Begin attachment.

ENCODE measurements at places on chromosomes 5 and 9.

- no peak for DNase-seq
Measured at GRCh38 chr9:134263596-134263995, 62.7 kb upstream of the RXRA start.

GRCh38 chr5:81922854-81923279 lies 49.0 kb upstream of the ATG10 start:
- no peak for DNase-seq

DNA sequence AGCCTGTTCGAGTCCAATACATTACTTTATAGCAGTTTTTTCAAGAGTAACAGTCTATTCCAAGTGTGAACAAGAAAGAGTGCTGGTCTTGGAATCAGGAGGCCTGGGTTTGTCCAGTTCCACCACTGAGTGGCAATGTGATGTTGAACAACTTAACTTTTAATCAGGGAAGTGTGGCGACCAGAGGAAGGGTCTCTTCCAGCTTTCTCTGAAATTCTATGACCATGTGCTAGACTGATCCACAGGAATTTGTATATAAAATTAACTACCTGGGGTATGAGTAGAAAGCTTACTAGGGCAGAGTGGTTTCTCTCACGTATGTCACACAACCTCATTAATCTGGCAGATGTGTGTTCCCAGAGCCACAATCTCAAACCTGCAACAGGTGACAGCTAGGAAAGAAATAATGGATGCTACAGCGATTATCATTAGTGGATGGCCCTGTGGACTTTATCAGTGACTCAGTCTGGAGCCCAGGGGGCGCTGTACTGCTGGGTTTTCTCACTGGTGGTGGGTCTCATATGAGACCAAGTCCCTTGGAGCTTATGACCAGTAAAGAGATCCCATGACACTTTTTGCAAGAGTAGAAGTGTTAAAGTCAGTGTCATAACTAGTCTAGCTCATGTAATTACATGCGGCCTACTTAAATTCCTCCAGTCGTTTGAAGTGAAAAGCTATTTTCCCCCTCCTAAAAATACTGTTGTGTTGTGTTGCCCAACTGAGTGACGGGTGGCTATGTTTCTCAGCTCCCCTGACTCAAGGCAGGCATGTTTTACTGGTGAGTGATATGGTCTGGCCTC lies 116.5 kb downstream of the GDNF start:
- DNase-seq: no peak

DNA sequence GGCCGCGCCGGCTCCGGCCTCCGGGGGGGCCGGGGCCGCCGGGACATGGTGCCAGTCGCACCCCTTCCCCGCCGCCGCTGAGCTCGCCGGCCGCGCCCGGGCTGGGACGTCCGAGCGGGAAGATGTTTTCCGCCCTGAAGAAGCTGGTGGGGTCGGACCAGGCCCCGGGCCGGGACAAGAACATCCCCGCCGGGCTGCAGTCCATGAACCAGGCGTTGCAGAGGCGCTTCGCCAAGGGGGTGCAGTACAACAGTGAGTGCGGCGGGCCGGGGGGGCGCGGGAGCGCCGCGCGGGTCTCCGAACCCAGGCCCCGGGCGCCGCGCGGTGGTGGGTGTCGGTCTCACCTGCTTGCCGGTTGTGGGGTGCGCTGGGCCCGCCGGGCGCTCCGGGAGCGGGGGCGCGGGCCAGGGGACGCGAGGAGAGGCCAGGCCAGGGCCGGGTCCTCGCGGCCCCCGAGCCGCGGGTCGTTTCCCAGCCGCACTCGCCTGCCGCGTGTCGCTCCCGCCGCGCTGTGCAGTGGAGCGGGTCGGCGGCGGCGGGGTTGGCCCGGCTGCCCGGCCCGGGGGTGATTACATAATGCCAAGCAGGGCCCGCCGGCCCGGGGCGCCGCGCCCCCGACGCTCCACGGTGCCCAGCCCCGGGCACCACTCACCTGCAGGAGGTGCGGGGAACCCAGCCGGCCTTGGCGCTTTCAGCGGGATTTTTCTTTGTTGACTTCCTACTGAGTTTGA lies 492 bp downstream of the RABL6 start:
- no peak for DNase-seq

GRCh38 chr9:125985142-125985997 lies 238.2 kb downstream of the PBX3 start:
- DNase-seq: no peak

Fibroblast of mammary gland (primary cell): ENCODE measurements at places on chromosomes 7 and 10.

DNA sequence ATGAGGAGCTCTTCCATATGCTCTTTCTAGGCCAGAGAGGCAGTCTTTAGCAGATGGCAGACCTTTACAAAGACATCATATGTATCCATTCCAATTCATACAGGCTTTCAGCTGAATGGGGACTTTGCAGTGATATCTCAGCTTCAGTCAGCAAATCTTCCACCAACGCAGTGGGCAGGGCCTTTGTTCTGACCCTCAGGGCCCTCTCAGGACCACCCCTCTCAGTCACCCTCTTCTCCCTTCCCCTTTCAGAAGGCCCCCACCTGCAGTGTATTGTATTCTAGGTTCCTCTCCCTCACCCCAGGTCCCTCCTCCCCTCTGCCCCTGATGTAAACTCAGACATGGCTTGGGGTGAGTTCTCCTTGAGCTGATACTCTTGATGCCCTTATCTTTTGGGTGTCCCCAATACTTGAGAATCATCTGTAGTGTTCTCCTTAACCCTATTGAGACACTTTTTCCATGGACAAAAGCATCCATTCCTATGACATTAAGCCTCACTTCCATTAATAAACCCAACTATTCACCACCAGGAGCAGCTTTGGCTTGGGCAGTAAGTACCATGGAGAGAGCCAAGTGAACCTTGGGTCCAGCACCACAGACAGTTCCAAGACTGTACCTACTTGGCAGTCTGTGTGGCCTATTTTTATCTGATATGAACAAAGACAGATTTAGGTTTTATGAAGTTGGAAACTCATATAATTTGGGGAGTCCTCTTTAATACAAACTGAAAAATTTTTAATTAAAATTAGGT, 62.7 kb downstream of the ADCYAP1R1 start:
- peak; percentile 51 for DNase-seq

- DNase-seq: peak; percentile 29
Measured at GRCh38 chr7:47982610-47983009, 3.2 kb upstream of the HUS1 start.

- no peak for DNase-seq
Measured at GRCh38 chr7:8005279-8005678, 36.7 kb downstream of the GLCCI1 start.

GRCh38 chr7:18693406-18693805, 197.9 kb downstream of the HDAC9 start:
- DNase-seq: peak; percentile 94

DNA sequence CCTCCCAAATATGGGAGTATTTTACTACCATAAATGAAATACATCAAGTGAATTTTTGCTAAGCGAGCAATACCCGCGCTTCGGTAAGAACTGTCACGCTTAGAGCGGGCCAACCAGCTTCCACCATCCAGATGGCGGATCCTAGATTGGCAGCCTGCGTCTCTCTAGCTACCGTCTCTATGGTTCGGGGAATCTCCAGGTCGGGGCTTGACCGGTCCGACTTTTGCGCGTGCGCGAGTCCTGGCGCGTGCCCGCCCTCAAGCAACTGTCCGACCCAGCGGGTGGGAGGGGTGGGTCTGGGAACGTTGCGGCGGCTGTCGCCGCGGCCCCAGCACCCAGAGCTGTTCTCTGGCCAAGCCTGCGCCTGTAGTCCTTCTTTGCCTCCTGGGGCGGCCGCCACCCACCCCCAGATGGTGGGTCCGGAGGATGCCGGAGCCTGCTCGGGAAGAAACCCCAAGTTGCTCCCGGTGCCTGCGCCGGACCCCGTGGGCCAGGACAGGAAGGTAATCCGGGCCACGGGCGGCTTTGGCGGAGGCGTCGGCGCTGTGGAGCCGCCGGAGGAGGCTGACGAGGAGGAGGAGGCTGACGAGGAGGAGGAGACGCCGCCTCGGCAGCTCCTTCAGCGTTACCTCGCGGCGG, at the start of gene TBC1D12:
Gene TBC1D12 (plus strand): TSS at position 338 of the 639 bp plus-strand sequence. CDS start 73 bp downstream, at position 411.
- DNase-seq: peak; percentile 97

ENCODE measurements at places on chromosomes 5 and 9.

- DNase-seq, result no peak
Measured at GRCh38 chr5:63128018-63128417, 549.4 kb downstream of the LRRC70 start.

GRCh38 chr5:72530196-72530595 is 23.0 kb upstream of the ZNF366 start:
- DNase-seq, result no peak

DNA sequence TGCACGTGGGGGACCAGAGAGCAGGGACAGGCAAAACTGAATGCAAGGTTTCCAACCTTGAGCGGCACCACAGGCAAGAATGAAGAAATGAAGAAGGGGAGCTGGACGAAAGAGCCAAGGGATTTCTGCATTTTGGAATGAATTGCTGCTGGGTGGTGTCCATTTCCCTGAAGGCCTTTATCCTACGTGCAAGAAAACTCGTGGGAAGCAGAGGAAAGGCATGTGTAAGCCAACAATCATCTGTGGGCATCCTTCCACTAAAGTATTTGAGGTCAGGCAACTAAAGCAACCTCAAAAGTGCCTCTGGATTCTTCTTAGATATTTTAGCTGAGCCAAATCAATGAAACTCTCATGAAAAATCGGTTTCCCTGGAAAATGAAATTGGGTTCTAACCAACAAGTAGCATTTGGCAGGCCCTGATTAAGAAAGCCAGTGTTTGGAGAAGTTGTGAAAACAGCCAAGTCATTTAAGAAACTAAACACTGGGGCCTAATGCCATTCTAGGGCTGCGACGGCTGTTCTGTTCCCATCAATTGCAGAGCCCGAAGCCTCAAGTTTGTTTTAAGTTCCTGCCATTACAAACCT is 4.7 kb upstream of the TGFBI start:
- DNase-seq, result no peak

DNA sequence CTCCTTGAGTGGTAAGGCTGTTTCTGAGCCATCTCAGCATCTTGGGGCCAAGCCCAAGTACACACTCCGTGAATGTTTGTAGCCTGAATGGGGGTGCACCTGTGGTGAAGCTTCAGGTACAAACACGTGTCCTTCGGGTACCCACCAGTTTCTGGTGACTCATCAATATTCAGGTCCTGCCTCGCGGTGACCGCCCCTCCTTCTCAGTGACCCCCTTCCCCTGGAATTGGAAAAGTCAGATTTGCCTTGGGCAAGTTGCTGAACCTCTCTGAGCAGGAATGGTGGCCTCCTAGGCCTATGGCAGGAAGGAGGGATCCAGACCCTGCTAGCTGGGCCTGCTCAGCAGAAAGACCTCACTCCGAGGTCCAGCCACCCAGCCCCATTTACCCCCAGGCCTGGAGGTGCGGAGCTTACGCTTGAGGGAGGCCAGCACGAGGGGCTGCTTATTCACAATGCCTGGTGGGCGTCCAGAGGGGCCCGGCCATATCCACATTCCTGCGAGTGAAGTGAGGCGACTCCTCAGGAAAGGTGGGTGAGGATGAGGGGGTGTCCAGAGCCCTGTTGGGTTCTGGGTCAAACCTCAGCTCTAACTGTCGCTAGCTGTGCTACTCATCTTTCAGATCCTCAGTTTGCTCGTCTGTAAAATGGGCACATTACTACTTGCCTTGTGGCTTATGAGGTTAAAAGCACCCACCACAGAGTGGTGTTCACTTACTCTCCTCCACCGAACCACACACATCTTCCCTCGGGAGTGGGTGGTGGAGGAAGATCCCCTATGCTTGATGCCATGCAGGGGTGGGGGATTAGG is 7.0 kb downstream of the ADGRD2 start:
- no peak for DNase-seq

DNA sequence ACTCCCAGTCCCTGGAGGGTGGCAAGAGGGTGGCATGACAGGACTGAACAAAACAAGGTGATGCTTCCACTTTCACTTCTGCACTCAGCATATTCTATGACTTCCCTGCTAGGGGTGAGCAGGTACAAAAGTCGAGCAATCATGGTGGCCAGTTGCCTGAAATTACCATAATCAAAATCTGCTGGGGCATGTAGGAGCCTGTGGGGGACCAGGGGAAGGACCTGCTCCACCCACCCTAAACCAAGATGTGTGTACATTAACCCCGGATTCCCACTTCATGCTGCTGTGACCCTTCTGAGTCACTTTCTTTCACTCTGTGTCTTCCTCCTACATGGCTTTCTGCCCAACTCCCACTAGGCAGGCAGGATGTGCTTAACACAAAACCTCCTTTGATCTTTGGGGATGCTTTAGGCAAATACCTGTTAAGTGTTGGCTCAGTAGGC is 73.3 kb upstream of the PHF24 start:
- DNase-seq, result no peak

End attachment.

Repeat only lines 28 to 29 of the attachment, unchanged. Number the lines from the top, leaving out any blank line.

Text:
- DNase-seq, result no peak

DNA sequence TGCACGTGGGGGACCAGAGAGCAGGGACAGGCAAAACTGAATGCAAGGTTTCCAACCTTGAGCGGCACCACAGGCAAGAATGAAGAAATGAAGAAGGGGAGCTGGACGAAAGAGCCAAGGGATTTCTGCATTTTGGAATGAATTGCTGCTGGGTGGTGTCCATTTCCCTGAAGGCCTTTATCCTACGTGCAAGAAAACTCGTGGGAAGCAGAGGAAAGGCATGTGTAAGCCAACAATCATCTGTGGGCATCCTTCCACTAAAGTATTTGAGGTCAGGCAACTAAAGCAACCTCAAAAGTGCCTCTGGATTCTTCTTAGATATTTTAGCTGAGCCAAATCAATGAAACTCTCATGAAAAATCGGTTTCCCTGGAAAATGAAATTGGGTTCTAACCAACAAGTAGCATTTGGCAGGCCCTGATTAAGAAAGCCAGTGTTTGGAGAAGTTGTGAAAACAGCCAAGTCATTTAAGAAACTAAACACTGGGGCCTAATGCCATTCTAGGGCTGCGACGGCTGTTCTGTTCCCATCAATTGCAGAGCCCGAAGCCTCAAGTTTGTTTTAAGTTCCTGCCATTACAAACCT is 4.7 kb upstream of the TGFBI start: